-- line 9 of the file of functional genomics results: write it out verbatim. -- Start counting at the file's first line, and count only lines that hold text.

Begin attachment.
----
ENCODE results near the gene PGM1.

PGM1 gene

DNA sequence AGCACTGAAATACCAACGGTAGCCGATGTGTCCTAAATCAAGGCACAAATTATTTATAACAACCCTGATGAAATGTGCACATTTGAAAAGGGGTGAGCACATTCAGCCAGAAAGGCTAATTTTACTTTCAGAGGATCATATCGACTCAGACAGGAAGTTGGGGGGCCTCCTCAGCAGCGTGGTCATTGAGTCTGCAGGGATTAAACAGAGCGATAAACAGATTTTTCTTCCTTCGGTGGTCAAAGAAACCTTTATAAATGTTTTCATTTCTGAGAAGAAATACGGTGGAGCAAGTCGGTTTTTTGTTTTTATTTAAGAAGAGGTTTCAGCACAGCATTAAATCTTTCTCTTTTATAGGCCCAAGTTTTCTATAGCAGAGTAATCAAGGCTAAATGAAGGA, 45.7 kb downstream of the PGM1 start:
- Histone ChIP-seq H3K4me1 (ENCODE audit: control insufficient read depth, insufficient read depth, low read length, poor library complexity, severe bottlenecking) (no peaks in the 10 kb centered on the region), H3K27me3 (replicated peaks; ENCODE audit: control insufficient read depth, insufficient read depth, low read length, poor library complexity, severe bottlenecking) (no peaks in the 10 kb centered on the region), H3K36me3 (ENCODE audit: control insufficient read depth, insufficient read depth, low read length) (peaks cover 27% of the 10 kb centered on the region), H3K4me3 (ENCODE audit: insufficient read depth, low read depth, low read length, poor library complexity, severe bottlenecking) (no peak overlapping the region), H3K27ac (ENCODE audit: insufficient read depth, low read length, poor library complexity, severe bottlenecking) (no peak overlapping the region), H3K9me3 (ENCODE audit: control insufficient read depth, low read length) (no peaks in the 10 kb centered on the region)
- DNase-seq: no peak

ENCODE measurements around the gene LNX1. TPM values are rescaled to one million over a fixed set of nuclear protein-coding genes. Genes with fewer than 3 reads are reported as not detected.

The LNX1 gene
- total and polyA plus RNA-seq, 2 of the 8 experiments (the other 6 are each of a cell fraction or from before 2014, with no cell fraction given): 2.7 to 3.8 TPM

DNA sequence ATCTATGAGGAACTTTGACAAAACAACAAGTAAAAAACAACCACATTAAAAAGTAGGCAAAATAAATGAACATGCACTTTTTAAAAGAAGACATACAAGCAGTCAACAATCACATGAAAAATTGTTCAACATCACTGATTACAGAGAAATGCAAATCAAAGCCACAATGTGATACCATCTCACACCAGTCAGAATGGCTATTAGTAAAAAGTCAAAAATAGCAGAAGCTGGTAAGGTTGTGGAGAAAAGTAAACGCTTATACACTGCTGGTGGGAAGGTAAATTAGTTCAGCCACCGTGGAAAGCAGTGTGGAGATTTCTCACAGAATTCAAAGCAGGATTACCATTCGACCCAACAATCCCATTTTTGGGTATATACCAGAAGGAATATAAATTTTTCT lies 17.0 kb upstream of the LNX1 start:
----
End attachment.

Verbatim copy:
DNA sequence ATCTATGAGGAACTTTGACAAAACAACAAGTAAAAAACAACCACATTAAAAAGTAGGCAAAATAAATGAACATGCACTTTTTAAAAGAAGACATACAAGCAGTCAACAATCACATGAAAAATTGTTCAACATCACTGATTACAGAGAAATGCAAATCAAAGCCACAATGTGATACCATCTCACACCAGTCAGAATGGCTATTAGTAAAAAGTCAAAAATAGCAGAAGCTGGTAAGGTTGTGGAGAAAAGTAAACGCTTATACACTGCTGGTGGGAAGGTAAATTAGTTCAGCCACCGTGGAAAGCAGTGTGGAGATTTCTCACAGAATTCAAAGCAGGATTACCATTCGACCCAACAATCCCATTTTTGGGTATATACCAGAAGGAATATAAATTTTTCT lies 17.0 kb upstream of the LNX1 start: